The mycelial approach to social change: networking transformations instead of achieving ‘hierarchical’ reform

We can see there is a hierarchy focused way of creating change which is focused on changing what the hierarchy (government) does. And then there is a way that is based on transforming people from a grassroots way and then linking them up in mycelial networks. And which is based on collaborating between the different parties as opposed to us vs them. This is the promise of the open collaboration approach.

The Open Collaboration blog contrasts the reform and transform approaches to social change:

“There is a protest based way of approaching change which is rooted on creating enough public pressure that it causes a government to shift its policies. This is the REFORM route. This is in contrast to TRANSFORM route discussed later in this essay. The transform route is even more openly collaborative as it aims to bring the different parties together to transform together.

In relationship to capitalism we need to build new ways of shifting resources that are less predicated on some of the predatory ways of multinational capitalism. Fair trade networks, local economy movements (e.g. farmers markets and local currencies) create a softer and fairer capitalism. Gift economy networks (e.g. networks of gift circles) create a way of shifting resources around not based on relating things in such an ownership and exchange based way. This kind of approach requires a transformation at a deep level of the way we relate to each other and things. These new ways are open collaborative mycelial gift economy networks.”

They also give an example:

“An example of an organization that is pioneering this open collaborative transformational approach is the United Religions Iniative which facilitates the bringing together of different religions to work together and heal. Its non-hierarchically organized, and any community can organize their own group without having to take orders from a head of the United religions initiative. This non-hierarchical approach has allowed the flourishing of many of these local circles. An example of an organization that is part way there to this approach is the Search for Common Ground. They work in communities to help facilitate different groups which have tension with each other to connect, dialogue, and heal. So they are working to transform. The Search for Common Ground organization structure is more hierarchical, less open collaborative – headquarters is in charge of the organization. This process of having to work through management means it is probably harder to start your own local Search for Common Ground chapter which means the organization doesn’t proliferate as much as could.”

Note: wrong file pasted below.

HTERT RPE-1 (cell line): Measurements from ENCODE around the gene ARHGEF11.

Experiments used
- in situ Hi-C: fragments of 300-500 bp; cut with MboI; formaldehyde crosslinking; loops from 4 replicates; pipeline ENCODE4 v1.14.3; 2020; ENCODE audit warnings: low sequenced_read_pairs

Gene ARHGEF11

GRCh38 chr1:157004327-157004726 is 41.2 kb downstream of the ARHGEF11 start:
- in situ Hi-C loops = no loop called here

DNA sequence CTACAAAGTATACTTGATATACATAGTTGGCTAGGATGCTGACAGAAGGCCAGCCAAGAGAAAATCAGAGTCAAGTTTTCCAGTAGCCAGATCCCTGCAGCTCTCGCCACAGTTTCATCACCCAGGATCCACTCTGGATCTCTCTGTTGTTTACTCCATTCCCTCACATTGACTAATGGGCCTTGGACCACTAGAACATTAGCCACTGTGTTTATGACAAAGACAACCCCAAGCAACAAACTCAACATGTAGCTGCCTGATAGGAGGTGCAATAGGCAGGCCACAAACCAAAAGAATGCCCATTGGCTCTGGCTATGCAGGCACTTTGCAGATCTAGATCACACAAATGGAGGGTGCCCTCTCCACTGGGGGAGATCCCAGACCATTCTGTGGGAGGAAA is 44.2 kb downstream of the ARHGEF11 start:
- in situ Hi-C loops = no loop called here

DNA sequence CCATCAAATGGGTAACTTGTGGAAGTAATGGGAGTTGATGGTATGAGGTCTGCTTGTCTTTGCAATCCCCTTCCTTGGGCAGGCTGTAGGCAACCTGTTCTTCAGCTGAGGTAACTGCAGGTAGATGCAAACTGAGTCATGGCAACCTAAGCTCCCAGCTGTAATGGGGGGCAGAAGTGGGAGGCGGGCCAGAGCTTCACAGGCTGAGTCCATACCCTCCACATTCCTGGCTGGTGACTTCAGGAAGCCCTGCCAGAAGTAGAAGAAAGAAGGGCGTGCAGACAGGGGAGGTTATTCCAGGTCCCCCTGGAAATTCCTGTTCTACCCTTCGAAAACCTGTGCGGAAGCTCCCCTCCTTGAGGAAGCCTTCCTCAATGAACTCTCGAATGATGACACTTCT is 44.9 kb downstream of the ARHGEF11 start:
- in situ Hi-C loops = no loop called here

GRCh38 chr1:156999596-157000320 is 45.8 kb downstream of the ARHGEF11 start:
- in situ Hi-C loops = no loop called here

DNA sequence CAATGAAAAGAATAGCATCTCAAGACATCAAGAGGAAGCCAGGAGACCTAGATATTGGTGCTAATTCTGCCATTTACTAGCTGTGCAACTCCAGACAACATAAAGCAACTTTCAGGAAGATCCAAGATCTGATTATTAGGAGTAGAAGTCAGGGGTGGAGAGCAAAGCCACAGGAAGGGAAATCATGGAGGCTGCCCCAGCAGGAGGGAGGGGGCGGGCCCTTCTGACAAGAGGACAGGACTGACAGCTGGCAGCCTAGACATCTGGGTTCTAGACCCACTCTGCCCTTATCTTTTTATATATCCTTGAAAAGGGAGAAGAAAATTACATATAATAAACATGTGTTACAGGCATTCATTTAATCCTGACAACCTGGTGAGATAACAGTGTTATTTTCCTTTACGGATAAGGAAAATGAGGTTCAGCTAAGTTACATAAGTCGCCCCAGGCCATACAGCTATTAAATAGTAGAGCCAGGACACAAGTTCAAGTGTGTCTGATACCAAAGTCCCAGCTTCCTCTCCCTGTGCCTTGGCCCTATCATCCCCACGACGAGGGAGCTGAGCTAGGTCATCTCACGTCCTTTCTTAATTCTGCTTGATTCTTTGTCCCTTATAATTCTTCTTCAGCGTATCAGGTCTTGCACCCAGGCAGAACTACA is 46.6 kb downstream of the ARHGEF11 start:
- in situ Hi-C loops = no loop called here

Finally, they explain how their approach is rooted in integral theory:

“Spiral dynamics is a system that looks at how we as individuals and society progress through different levels. The black, feminist, sexual orientation revolutions of the 20th century were green type revolutions, which we focused on bringing a paradigm of equality. The focus was on using protest and challenge to implement this new paradigm. The focus was ‘winning’ the revolution. There was an us and a them.

A yellow second tier revolution would focus a lot more on the different parties understanding each other’s views, listening. So there would be a lot more dialogue and experiential inquiry between those who were against and for black, gender, and orientation equality. There would be an attempt to synthesize and integrate the different views. There may not always be success in finding an agreed on synthesis, but there would be a respect more. This approach would be more non-violent than the green approach because it works with both parties, those for and against equality, it works with both left and right.

A turquoise second tier revolution would be take the dialogue and experiential inquiry further. There is an understanding of how to create deep individual shifts. People will sometimes undergo ‘spiritual’ transformations. At this level there is a deeper understanding of systems theory as applied to the whole social system. There is an understanding of how to use the non-hierarchical, non-ownership paradigm of open collaboration to help proliferate and replicate local circles of transformation to create a powerful revolution. This approach is even more non-violent than the yellow approach because it understands on a systems level how to hold a collective social space to create deep transformation that transmutes conflict into healthy relationship.”